Yoga For High Blood Pressure
High blood pressure has plagued the Black community of decades and persists. Three out of four African-American men and women in the U.S. will develop high blood pressure before the age of 55, according to the Journal of the American Heart Association. Research shows that high blood pressure is caused by a variety of factors, but stress and diet are the main culprits.
Beyond medication, eating a healthy diet, maintaining a healthy weight, and reducing stress, adopting a yoga practice can be extremely beneficial in lowering the blood pressure naturally.
Reserve some time to reduce stress and try these yoga poses for high blood pressure.
Legs Up the Wall (Viparita Karani)
- Perform this pose near a wall. Lie on your back.
- Raise the legs up and lie them flat against the wall.
- Lay the arms along the sides of the body.
- Relax and breath deeply for 5-20 minutes.
- Lie on the floor. For support, place a folded blanket under your neck and shoulders. Bend your knees and place your feet on the floor with your heels as close to the sitting bones as possible.
- Exhale and, pressing your inner feet and arms into the floor, push your tailbone upward toward the sky. Squeeze the buttocks and lift the pelvis off the floor. Keep your thighs and inner feet parallel to each other. Clasp the hands below your pelvis while resting your weight on the shoulders. Squeeze the shoulder blades together.
- Fix your gaze down the center of your torso. Lift your chin slightly away from the chest.
- Hold the pose for 30 seconds to 1 minute. Exhale and release, rolling the spine slowly down onto the floor, one vertebrae at a time.
Seated Forward Bend (Paschimottana)
- Sit tall with your feet hip-width apart.
- Take a deep breath in, then exhale as you bend forward from the hips.
- Reach for your knees, shins, or toes.
- Aim to press your chest against your thighs. Relax the muscles in your head and neck.
- Hold the pose for 3 deep breaths.
- Come to kneeling on your hands and knees. Align your wrists directly under your shoulders. Place your knees directly under your hips. Spread your fingers wide and flat on your mat and press them firmly into the floor.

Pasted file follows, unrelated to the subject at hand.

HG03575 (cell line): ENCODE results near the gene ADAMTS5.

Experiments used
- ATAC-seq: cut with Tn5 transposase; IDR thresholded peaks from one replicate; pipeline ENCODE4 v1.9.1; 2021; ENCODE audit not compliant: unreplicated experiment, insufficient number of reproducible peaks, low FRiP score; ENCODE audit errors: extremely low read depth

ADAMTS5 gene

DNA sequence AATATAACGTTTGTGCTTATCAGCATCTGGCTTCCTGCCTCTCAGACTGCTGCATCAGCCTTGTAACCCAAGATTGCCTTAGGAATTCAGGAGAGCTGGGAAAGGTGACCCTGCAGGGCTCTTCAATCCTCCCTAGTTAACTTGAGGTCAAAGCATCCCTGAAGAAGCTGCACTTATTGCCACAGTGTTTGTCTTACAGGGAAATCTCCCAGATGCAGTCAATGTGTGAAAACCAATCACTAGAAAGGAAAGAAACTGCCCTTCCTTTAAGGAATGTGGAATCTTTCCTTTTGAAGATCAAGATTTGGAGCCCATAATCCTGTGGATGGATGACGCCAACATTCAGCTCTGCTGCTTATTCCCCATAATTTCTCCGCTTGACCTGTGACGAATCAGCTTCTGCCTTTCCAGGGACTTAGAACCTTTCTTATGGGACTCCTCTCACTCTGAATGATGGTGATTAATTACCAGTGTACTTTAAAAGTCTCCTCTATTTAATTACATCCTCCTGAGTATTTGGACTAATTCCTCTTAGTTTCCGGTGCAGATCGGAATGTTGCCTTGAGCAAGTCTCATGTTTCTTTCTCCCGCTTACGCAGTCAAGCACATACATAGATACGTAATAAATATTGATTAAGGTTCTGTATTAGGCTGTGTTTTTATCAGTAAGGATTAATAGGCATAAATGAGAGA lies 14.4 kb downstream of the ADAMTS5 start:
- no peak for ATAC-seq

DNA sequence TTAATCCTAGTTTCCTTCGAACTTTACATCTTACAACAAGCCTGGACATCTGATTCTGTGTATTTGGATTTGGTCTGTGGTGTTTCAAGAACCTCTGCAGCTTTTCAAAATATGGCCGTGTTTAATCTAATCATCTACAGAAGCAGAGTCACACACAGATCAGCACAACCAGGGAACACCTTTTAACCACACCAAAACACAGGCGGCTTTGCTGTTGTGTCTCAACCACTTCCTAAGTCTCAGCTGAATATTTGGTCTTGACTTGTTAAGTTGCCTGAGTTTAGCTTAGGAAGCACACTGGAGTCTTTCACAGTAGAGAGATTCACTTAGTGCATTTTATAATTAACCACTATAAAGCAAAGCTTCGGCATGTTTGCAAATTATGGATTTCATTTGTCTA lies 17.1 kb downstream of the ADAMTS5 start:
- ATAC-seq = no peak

- Lower your elbows to the floor directly beneath your shoulders. Keep your forearms parallel to each other, creating and “11” with your arms.
- Tuck your toes and lift your knees off the floor. Straighten your legs and press your heels into the floor as much as you can. Create a “V” shape by pressing your pelvis up toward the ceiling. Push your sit bones up toward the ceiling. Keep your spine long and extend the stretch across your shoulder blades.
- Relax your head and neck. Align your ears with your upper arms. Fix your gaze between your legs or toward your navel.
- Hold the pose for 5-25 breaths.
Downward Facing Dog (Adho Mukha Svanasana)
- Kneel on your hands and knees with your hands beneath your shoulders and your knees directly beneath your hips. Your hands should be spread wide apart. Your feet should be flat and hip width apart.
- Inhale as you lift your body up, keeping your shoulders back and pushing backwards into your hips. Push your buttocks upwards. Keep your heels down as much as possible. Keep your knees bent as needed, ultimately straightening the legs and bringing the chest to the thighs. Lift one foot then another back and forward (peddling to get the effect of the feet being flat, which is the goal). You are forming a V with your body.
- Exhale relaxing slowly lowering the body, relaxing the arms and legs.
*In doing these poses, it’s important to try to get the mind into a meditative state. This means releasing negative thoughts and quieting the mind. Find a comfortable and quiet time and place to perform your poses.
Consult your physician before beginning any workout routine.